Where was the Packers secondary?
Ok, I'll admit off the bat that I don't know a lot about defensive schemes, but it sure seemed to me like the Packers didn't have any idea what they were doing on defense yesterday and it almost cost them the game.
My guess would be that other teams will be studying the tape and will be able to exploit the holes the Packers provided yesterday in future games.
Vincent Jackson put up ridiculous numbers against the Packers yesterday. Who'd have thunk that the Chargers #1 receiver would be a prime target for Phillip Rivers? How is it possible that the Packers have one of the best secondaries compiled, everyone knew that Jackson was the prime target, and he still managed to get 141 yards and 3 TDs?
The Chargers were without a viable running back and a third receiver due to injuries. Anyone watching the game knew the ball was going to Jackson. And the Packers were virtually unable to do anything about it.
And surprise, if they didn't throw to Jackson, they were going to throw to Antonio Gates - you know, one of the best TEs in the league? Because he also had 96 yards and a TD. All in all, the Chargers torched the Packers for 385 receiving yards.
Half of Phillip Rivers' passes went to Gates or Jackson.
Dom Capers is widely known as a defensive coordinator genius - yet yesterday he had a linebacker playing pass protection on Gates and Jackson. For the whole game. Because when Desmond Bishop, among others, was getting torched, he didn't seem to learn from the mistake.
One of the reasons the LBs were left to cover was the number of blitzes run. Blitzing is great, if its effective, but they just didn't seem to be. Rivers had hours of time in the pocket, meaning the secondary often had to cover receivers for upwards of 5 seconds. That's just not feasible or possible and often leads to the penalties.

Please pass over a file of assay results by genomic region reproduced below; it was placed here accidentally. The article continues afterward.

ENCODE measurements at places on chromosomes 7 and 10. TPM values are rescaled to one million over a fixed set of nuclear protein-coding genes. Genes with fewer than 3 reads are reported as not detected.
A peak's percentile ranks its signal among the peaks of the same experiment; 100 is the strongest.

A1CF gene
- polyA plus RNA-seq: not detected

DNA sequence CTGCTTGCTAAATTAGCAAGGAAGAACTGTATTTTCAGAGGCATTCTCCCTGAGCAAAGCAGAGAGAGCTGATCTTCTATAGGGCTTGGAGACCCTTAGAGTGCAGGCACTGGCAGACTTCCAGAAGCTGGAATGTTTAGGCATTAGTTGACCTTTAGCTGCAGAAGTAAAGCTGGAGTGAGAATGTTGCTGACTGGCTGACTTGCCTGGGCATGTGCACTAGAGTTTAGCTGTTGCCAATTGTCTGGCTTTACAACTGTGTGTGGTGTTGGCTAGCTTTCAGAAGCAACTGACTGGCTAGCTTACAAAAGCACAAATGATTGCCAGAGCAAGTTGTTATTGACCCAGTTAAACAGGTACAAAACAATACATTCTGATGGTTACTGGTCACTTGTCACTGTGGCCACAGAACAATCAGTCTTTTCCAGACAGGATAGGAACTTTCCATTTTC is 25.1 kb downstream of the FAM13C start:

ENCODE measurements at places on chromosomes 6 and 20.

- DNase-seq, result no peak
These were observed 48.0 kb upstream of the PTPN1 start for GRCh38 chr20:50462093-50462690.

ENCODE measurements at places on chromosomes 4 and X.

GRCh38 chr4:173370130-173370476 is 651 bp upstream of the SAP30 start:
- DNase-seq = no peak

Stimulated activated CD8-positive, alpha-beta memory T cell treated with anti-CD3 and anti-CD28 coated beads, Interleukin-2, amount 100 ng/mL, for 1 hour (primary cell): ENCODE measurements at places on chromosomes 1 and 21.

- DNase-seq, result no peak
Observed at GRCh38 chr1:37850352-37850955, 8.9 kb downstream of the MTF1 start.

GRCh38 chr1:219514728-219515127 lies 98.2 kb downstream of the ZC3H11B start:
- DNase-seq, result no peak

The game plan was laid before him prior to the game - Gates and Jackson were the only options for Rivers - and yet the Packers still couldn't handle it. What does that say about the preparation?
Gates was kept quiet in the first half, but started torching Bishop in the second. So Capers moved Woodson to cover him - which merely led to Woodson committing pass interference penalties.
But it wasn't just the LBs. The secondary seemed almost non-existant at times yesterday. It felt a bit like watching Badger football with the number of wide-open receivers Rivers had to choose from.The general consensus seems to be that there was a lack of communication - but I just don't think that's an acceptable excuse in week 9 of the NFL season. It's not week 1 and these aren't rookies. While Charlie Peprah had the 2 INTs, he was absolutely non-existant over the top yesterday. If he reads the pass correctly and jumps in to make the play, he's effective, but usually he's biting entirely too easy on the play fake and leaves the receiver deep completely open.